Hebert Janetta November 29, 2020 Research Paper
Since your research paper will require hours upon hours of reading, thinking, and writing about your topic, you will want to choose a topic that will at least capture your attention. Think of those burning questions that you have inside. Those may be the topics on which you write with the most passion.
Writing a research paper has a lot in common with constructing a building: both require careful planning upfront and thoughtful execution throughout, but most of all both need a lot of hard work to come out right. Perhaps the biggest pitfall when writing a research paper is dumping hours into the process, only to realize that you will not be able to complete the task you began. This requires you to pivot, revise your thesis, change your strategy, and possibly scrap your whole rough draft, but lets not get hasty. Before you make a huge mistake like this, save yourself a lot of time and energy by carefully choosing a topic. This article will teach you how.
In every case always go for something that you care about otherwise just the process of researching the idea will be a miserable experience for you. Your tutors will also be less than thrilled as your lack of interest is likely to result in a boring paper. For a tutor theres nothing worse than having to read a large number of boring papers from disinterested students.
A research paper can be an argumentative one or an analytical one. An argumentative paper takes a particular proposition - for example, is a high rate of tax good? - And sets out in detail the pros and cons of the proposition. The author may arrive at a conclusion or leave it open after setting out both sides of the case in detail. An analytical paper evaluates all the sources of information, considers existing propositions or interpretations on the subject and offers the authors own interpretation.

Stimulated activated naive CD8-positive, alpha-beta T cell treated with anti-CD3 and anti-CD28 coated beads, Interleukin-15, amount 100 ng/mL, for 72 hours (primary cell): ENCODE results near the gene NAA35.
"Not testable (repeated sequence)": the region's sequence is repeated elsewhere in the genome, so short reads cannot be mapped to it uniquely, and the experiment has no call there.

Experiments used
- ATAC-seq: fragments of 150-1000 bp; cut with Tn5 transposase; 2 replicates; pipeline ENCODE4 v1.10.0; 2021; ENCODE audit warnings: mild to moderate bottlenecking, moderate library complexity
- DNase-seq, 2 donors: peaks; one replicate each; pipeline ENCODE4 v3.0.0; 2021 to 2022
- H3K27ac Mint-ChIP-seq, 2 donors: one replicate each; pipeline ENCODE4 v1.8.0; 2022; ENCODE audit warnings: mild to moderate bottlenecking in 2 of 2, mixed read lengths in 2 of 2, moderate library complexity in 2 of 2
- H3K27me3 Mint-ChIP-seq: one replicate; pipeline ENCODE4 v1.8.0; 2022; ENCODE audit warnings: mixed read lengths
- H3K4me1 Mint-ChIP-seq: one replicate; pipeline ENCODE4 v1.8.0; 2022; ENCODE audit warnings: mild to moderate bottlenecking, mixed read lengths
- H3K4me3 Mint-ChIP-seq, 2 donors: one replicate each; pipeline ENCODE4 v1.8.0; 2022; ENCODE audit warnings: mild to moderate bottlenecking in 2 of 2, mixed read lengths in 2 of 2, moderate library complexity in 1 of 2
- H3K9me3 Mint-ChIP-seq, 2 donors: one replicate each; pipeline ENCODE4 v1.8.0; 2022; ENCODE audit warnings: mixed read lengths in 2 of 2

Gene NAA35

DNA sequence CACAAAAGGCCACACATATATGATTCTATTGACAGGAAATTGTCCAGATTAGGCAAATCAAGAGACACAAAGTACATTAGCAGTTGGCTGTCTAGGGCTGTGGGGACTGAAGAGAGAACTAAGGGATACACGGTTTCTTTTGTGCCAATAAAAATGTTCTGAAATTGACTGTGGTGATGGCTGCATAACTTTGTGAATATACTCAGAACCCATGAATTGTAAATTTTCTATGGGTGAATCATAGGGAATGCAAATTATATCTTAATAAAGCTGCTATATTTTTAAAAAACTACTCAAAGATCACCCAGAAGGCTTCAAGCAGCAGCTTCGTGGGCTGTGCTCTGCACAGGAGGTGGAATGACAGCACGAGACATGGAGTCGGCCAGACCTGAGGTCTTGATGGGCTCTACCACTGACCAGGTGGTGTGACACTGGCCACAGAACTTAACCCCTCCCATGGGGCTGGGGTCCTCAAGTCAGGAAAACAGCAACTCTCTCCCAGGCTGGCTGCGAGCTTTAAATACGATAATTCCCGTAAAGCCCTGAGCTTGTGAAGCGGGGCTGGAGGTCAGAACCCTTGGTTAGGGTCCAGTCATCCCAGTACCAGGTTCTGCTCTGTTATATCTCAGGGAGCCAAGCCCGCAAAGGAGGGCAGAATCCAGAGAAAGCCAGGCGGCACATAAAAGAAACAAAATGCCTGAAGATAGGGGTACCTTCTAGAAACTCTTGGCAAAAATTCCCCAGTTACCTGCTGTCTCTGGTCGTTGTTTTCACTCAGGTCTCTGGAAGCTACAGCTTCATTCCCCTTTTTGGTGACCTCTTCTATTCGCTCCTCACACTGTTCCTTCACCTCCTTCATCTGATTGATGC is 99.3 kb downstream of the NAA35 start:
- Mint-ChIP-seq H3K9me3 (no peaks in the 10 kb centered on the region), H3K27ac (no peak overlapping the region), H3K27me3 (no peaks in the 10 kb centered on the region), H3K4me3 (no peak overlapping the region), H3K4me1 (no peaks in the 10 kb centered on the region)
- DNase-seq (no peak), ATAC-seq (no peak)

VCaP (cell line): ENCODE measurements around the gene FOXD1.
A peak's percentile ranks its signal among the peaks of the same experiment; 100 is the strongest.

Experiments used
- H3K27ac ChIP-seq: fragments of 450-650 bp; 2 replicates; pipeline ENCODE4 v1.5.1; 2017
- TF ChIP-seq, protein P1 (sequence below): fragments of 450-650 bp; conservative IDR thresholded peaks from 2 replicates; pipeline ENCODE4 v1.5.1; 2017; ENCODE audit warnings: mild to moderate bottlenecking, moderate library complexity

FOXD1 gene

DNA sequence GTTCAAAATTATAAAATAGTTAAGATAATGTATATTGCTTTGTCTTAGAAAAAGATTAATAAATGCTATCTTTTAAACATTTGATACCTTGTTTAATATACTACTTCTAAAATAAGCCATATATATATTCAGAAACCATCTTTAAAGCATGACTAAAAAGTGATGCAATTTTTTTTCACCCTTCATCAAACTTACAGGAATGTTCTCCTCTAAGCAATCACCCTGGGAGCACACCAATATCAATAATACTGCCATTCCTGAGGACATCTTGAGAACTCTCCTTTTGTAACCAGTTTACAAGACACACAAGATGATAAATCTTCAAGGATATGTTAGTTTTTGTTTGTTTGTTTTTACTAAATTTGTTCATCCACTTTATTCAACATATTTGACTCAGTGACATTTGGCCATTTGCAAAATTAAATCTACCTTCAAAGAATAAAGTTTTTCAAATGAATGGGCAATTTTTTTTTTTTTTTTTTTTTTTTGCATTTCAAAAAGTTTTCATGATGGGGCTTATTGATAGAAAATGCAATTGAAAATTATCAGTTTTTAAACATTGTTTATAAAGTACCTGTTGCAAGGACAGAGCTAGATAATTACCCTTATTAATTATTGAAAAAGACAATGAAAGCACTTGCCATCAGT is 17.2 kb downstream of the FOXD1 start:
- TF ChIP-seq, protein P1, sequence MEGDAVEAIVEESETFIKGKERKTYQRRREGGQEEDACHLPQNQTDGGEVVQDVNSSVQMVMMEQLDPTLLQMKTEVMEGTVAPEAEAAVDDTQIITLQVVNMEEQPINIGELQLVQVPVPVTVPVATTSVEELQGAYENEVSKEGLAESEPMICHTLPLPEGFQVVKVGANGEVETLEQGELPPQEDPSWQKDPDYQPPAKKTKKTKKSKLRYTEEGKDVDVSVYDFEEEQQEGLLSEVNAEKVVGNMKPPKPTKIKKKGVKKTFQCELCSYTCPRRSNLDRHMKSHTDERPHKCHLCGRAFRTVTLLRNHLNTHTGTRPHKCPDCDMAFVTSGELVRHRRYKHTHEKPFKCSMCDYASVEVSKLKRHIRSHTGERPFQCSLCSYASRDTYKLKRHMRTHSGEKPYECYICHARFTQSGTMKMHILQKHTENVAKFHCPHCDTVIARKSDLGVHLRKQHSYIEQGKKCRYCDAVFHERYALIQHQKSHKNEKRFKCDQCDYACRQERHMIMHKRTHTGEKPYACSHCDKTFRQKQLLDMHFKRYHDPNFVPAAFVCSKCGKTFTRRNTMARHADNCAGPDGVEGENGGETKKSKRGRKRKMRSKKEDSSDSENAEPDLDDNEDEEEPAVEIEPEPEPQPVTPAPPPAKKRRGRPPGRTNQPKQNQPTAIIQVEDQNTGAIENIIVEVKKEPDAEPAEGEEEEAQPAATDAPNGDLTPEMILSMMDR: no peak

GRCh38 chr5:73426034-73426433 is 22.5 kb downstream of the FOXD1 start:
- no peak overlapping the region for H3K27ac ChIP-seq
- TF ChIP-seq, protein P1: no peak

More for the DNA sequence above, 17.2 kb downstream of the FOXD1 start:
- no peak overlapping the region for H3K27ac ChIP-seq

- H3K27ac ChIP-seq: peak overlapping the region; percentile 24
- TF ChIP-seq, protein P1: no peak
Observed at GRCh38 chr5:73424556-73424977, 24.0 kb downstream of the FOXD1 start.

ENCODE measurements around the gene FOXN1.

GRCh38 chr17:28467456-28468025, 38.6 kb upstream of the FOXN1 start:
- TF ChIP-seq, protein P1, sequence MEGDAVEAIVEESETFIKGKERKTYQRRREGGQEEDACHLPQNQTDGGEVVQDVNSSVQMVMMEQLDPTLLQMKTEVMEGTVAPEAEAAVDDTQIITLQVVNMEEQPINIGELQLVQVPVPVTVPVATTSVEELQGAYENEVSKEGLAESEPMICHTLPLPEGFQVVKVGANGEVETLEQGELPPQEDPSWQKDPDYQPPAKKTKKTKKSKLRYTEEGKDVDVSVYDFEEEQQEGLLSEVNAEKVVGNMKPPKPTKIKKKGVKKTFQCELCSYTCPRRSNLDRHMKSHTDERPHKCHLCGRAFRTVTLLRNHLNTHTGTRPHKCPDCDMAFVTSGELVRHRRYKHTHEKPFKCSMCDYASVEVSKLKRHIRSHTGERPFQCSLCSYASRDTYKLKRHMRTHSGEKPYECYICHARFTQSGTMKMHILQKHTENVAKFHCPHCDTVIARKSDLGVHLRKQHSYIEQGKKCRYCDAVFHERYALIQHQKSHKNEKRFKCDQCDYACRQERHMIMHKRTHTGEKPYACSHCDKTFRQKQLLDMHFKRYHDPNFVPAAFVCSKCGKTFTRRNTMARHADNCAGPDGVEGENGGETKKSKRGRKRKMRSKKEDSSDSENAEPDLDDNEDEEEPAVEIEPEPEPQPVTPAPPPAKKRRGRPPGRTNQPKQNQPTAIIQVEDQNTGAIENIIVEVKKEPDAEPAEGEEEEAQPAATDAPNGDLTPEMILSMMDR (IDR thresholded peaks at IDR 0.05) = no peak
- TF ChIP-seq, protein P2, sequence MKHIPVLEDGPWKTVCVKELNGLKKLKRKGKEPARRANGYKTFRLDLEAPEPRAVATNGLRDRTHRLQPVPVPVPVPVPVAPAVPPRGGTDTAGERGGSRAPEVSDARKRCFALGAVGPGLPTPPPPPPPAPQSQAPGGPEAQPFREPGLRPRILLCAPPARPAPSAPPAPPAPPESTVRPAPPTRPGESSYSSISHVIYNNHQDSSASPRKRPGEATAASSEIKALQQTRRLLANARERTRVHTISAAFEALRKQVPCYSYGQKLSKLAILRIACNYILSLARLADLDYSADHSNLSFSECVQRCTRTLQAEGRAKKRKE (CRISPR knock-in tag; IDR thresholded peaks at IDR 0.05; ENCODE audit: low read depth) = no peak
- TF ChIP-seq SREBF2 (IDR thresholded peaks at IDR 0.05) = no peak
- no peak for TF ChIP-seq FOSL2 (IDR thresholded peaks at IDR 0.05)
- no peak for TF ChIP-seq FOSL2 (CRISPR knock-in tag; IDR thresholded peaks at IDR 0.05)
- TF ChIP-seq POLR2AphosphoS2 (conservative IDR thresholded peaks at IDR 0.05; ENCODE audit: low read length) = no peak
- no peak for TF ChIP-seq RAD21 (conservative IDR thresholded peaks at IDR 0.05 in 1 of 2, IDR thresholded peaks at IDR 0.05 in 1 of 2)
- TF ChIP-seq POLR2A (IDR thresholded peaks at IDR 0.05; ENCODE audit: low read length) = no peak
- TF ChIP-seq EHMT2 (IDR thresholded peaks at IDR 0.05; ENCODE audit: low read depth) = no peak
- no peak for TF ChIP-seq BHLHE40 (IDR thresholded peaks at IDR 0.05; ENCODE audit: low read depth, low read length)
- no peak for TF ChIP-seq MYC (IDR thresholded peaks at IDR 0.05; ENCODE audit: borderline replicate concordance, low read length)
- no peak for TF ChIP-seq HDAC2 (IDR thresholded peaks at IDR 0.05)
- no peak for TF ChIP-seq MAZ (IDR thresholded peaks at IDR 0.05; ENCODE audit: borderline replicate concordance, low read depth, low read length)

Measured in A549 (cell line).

Choosing a topic is also important. While sometimes the student can choose from a list of suggested topics, he may also be allowed to choose one of his own. Choosing a topic itself requires some research to be aware of the existing knowledge in that subject and to be aware of the gaps that one can fill with research. The topic can also be fluid and change as the research progresses.
Start wide and get narrow: If you start with a topic that is too narrow, you may not be able to find any useful or interesting research. Perhaps you may find some, but you may not find enough. If this is the case, it either because you are not searching correctly or there is just not enough information out there. You can minimize occurrences of the latter by researching broadly initially, and then narrowing your focus as your explore the available research.